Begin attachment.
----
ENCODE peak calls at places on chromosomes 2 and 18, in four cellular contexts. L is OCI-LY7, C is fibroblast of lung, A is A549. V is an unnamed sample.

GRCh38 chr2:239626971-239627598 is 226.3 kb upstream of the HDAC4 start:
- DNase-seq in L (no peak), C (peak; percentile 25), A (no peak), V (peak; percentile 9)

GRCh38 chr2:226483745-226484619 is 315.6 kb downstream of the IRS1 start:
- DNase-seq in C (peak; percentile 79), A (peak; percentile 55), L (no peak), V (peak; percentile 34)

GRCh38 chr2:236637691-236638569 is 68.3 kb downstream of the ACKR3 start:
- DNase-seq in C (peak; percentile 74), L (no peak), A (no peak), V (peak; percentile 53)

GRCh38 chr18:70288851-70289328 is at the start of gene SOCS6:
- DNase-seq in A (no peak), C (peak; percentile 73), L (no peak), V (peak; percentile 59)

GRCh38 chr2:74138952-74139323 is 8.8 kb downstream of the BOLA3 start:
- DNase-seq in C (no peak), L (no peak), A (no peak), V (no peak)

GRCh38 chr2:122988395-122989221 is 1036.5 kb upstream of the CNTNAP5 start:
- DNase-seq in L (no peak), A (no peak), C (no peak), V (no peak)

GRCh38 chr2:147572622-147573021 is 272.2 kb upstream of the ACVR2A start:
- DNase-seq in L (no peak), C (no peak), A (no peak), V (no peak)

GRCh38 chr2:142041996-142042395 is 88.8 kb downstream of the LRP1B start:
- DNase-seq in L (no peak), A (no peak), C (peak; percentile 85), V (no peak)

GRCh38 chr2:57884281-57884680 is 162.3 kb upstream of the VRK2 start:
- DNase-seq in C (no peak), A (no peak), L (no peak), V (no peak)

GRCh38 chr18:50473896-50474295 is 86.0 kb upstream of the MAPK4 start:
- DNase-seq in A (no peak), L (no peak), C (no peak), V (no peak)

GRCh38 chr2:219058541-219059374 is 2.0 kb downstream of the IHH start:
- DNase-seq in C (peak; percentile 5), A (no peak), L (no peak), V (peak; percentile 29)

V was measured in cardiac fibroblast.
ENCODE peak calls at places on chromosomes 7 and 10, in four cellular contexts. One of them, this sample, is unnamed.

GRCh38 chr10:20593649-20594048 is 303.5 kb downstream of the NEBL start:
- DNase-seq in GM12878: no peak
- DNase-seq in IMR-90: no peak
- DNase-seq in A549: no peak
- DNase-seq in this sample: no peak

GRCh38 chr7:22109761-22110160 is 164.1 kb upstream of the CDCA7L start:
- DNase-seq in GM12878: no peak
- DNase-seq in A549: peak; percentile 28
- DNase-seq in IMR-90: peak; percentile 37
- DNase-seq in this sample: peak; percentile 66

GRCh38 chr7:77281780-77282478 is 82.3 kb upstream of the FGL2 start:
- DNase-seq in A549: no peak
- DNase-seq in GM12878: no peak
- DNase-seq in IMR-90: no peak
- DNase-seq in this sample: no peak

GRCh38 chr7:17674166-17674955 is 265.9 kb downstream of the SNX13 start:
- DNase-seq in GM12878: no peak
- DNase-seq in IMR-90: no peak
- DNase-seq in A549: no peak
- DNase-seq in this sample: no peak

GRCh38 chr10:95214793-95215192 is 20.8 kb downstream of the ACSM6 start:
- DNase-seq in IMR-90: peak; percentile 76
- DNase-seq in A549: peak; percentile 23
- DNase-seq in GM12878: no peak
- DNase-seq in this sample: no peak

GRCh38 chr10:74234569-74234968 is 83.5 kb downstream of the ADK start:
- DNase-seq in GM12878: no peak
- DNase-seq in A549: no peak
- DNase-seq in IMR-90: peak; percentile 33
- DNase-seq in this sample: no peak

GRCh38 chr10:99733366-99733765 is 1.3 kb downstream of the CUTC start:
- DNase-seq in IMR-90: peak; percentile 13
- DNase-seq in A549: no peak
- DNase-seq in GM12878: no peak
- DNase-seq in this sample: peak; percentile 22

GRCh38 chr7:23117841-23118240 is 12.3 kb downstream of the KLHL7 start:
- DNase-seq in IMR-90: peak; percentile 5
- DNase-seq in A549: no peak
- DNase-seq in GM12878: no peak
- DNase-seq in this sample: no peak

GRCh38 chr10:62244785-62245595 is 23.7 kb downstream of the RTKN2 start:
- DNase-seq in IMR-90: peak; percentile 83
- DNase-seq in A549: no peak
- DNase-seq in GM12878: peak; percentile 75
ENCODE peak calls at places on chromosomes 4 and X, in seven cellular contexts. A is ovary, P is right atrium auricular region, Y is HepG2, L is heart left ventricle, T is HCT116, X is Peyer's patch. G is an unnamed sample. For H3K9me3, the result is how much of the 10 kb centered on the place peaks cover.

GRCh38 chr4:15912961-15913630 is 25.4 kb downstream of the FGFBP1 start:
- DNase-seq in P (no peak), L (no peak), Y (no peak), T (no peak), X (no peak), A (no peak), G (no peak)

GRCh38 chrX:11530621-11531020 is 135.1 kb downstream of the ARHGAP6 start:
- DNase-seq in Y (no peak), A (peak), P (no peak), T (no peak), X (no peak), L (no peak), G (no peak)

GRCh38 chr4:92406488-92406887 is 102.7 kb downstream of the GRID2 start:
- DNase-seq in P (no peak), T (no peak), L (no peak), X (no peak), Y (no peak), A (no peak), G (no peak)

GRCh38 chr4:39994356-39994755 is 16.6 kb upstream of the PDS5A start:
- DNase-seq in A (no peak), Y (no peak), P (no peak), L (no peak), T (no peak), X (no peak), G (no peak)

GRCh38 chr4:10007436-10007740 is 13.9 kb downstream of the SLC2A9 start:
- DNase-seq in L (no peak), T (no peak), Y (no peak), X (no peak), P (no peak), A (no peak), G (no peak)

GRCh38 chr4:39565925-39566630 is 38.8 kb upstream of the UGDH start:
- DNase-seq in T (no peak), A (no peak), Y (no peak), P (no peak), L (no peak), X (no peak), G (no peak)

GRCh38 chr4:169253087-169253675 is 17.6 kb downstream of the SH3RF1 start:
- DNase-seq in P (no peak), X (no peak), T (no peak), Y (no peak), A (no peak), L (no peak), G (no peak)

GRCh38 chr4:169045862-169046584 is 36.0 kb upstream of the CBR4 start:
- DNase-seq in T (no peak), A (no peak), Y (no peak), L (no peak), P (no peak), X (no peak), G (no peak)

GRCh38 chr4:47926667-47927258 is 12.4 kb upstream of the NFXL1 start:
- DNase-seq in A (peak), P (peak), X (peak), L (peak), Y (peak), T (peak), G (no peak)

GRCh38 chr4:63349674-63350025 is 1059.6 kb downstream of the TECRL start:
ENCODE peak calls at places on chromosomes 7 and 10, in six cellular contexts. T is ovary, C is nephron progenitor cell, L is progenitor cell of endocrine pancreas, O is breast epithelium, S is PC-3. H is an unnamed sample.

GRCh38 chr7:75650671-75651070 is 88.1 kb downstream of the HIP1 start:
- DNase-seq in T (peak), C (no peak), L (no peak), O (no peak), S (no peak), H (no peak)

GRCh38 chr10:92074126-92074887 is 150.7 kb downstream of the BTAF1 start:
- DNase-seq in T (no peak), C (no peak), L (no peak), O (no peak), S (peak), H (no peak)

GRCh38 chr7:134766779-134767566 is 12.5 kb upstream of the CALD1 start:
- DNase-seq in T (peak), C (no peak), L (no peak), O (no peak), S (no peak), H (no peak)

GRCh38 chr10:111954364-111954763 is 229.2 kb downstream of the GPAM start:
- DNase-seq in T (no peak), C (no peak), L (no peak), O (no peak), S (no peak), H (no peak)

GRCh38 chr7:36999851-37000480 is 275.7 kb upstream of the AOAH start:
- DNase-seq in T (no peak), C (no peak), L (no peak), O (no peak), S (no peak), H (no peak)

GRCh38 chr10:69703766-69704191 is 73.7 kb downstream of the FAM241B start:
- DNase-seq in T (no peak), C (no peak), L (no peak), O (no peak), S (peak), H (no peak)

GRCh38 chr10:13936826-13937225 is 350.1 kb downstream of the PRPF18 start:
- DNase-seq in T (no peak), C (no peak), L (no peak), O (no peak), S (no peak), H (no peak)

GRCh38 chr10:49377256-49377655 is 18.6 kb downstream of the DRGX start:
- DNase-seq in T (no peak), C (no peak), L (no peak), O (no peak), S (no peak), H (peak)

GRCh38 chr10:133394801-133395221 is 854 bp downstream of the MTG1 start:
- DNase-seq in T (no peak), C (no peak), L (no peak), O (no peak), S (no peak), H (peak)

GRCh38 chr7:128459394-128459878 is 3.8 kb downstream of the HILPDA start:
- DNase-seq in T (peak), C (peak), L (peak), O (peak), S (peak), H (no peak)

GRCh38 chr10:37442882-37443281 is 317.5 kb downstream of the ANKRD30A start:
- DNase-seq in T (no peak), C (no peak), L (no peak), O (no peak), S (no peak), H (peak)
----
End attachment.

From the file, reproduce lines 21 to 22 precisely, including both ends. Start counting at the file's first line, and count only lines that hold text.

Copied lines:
- DNase-seq in A (no peak), L (no peak), C (no peak), V (no peak)

GRCh38 chr2:219058541-219059374 is 2.0 kb downstream of the IHH start: